Insist on written estimate b4 towing car to shop?

A few days ago, I stopped by a repair shop and talked to the owner about fixing my car. He gave me a verbal repair estimate, but was reluctant to provide a written estimate.

I didn’t push the issue, but it made me think:

Since I’ll need to tow the car to shop, I’d be at a disadvantage without a written estimate in advance–after the car is there, he could give me a written estimate I don’t like, requiring me to tow the car again to different shop.

Would you avoid this situation by insisting on a written estimate in advance?

Depends… If this was a garage I dealt with before and trusted…then yes. If it’s a new shop I never dealt with before…then no.

    <blockquote>Would you avoid this situation by insisting on a written estimate in advance?</blockquote>

You are joking right? No shop I know of would ever give a written estimate, with out even seeing the vehicle. That’s just nuts as depending on where you are, some states laws require that the total can not exceed the estimate by more than 10%. Actually I think that’s nuts no matter where you are.

How can the shop provide an accurate written estimate without actually seeing and evaluating your car? He would be taking your word for what is wrong and then making a financial commitment based on that. I assume you aren’t a mechanic or you’d fix this yourself, so why should he risk his livelihood and reputation by giving you a written estimate before even seeing the car? Do you understand this? Put yourself in his shoes.

Your risk in this is the cost of the tow to his shop. He knows you can spend $50 or a $100 to tow it somewhere else if you don’t like his estimate. The NEXT shop you tow to, knows you just spent another $100 to take your car to his shop and may spend another $100 to take it to the next shop. Not a good position for you but you should be researching shops online and with friends before you tow the car there.

THIS is why you establish a relationship of trust with a shop when you can drive the car in for normal service.

The OP can count this as one more person who does not believe that a mechanic could (or should) provide a written estimate without first seeing and examining the vehicle.

Just as an M.D. is not going to provide a diagnosis without being able to perform some tests and to examine a patient, a mechanic couldn’t possibly provide an accurate estimate for repairs based on a verbal description provided by a customer.

I’m going to amend my statement…If the mechanic hasn’t seen the vehicle…then he can’t give a written estimate. He’s taking your word what needs to be repaired.

Here is a scenario, albeit an extreme one.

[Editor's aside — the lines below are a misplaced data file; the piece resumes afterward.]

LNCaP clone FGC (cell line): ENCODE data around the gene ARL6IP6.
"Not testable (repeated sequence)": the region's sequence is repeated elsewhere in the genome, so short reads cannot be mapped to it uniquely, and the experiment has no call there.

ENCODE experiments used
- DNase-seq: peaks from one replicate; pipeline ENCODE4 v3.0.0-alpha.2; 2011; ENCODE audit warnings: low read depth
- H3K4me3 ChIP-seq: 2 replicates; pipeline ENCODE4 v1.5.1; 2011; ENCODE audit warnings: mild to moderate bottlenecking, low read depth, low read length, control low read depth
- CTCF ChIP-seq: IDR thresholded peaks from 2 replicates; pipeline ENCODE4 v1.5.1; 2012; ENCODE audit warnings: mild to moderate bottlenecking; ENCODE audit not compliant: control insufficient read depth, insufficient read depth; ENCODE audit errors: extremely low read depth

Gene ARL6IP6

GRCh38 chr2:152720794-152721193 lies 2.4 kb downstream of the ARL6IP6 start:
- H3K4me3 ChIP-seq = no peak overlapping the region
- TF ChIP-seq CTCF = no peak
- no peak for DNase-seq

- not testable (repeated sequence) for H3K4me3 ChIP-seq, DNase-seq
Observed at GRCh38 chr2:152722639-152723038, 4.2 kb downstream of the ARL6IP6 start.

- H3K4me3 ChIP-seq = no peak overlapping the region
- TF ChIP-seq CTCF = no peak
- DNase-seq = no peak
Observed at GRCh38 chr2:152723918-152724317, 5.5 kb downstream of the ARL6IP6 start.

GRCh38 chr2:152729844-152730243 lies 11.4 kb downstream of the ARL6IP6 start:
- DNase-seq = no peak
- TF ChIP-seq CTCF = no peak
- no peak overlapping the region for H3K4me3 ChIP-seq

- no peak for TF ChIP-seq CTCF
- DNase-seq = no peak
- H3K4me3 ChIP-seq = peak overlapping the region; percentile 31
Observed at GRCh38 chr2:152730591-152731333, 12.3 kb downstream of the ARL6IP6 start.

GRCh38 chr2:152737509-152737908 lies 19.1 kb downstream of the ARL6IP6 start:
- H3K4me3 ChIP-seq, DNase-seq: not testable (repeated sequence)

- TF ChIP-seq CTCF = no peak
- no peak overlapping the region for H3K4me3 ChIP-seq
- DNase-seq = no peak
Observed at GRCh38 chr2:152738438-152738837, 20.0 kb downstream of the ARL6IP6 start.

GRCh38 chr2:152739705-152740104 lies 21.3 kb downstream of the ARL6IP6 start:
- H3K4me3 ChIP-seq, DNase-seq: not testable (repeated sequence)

Customer walks into a shop, wants an estimate on a water pump for a 2003 Camry V6. Shop informs him that the timing belt will also need to be replaced and well be lets just say the estimate is about $600. Customer asks for that in writing, shop supplies it in writing. Shop get car finds out the water pump went while at 70mph on the road and overheated first. Now the car also has bent valves and a cracked cylinder head. Calls the customer, only now the job is over $2000. What do you think will happen. The customer will expect the shop to stick with the original estimate. Arguments will ensue, legal action will be threatened. Shop will refuse the job after wasting their time and the customers. And in the end everyone loses.

I’ll gladly provide a written (printed) estimate for work to be done on a car that needs to be towed in, provided that there aren’t 5 other customers standing at the counter and the phone isn’t ringing off the hook while you’re waiting. Otherwise I’ll do it later and e-mail it to you. It is reasonable for you to have an idea of what you’ll be paying to fix your car. On the other hand, it is also reasonable for me to know what the car needs before preparing an estimate.

Because of that, the bottom line of the estimate would say in boldface and be highlighted “Estimate subject to revision upon inspection of vehicle.”

So yeah, the written estimate wouldn’t really mean much.

@tomjay - what’s wrong with your car? ‘needs to be towed’ would make me very cautious about giving a written estimate.

Any shop that will give you a written estimate for diagnosis and repairs without seeing the car first is not one you should be bringing your car to. Nobody in the world is smart enough to know for certain what’s actually wrong without seeing the vehicle. Anybody who thinks they are is a fool. Do you want a fool working on your car?

Only if the written estimate includes wording like ;